Contract & Property Law, Employment Law, Oddstuff

Culpa in Contrahendo in 2012

One of the rules law students in Germany learn when commencing their studies is the rule of ‘culpa in contrahendo’. It basically means that whoever offers the conclusion of a contract is liable for any accident which occurs during the process even if no contract is later entered into. Usually lecturers refer to (actual) case of the pensioner who, while shopping at a big department store, slipped on a banana skin on the floor and broke her hip before she got to the counter and could pay for her groceries. There was no contract entered into as grandma had not paid for her groceries yet. The store was not liable in negligence as it had a cleaning roster in place, so the banana was just one of those things which could happen no matter how careful you are.

But the German court would not buy it (sic!) and ordered the store to pay for the damages under the intended, but not concluded grocery-purchase contract. Why? Because, the store invited customers to visit the store and shop and it was therefore only fair for the contractual rules to also apply even if no contract was later entered into. The rule was later extended to apply also to customers who had no intention of buying anything and has remained a corner stone of German civil liability law ever since.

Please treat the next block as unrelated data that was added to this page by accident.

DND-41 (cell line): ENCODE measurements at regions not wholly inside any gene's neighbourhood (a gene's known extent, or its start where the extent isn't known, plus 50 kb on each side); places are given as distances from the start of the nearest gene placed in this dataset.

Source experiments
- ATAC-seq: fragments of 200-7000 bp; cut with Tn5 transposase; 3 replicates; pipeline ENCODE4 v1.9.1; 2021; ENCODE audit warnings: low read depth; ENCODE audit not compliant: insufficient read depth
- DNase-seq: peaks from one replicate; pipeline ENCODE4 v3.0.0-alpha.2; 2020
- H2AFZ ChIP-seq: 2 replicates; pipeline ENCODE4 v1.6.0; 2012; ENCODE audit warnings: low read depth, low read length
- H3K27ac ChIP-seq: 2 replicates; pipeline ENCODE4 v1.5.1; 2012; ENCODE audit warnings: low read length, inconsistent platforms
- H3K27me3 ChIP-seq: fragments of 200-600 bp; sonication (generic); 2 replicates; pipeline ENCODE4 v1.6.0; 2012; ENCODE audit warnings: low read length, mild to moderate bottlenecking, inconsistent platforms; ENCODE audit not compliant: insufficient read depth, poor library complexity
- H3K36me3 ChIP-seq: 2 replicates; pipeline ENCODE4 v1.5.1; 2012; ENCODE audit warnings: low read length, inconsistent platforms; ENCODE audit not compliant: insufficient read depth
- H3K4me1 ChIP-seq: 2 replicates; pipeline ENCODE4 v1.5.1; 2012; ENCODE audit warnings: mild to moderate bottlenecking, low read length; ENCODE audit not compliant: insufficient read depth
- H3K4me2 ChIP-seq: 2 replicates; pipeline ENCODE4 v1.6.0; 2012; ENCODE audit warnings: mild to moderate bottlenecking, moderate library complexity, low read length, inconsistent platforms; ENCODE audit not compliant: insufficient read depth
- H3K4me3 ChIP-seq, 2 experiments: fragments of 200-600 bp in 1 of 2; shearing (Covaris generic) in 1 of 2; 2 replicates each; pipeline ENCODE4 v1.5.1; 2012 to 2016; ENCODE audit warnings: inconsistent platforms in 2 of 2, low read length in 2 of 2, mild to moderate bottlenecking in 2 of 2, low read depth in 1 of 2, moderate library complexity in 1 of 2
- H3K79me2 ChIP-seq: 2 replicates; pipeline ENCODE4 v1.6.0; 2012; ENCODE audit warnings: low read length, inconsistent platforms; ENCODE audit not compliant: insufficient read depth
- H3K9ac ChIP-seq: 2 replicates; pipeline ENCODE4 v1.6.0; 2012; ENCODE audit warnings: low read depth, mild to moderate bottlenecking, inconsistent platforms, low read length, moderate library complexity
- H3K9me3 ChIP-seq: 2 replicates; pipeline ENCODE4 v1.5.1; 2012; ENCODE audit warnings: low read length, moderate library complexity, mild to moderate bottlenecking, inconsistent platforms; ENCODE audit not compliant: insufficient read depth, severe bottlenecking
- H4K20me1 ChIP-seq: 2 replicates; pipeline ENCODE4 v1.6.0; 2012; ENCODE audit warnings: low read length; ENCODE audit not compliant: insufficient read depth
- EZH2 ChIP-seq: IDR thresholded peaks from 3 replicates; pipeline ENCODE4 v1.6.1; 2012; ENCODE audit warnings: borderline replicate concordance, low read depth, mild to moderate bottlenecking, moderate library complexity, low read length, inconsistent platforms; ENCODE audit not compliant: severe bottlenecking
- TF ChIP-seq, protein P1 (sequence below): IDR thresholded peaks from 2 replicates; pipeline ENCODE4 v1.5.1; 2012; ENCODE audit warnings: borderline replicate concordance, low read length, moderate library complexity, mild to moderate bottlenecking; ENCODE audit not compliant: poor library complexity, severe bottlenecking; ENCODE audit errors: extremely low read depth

And here we are in 2012 and the old case comes up again at Woolworth in Australia.

http://www.hallandwilcox.com.au/news/Pages/Insurable-Interest-Issue-27_Mar12.aspx#page=1

Here, we have a woman on crutches who fell on a greasy chip just outside Woolworth entrance and suffered a serious spinal injury. Woolworth, which didnt have a system in place to clean the area, argued that the plaintiff could not prove when the chip fell on the floor. Didnt help – the Court held that all the plaintiff needed to prove was that a proper system would have probably prevented the accident.

Of course, the case was decided as a negligence (tort) claim. It would be interesting to see whether the Court would have also imposed a contractual obligation if Woolworth had had a cleaning system in place at the time and did check the area just before the accident. Lets wait for the next banana skin on the floor.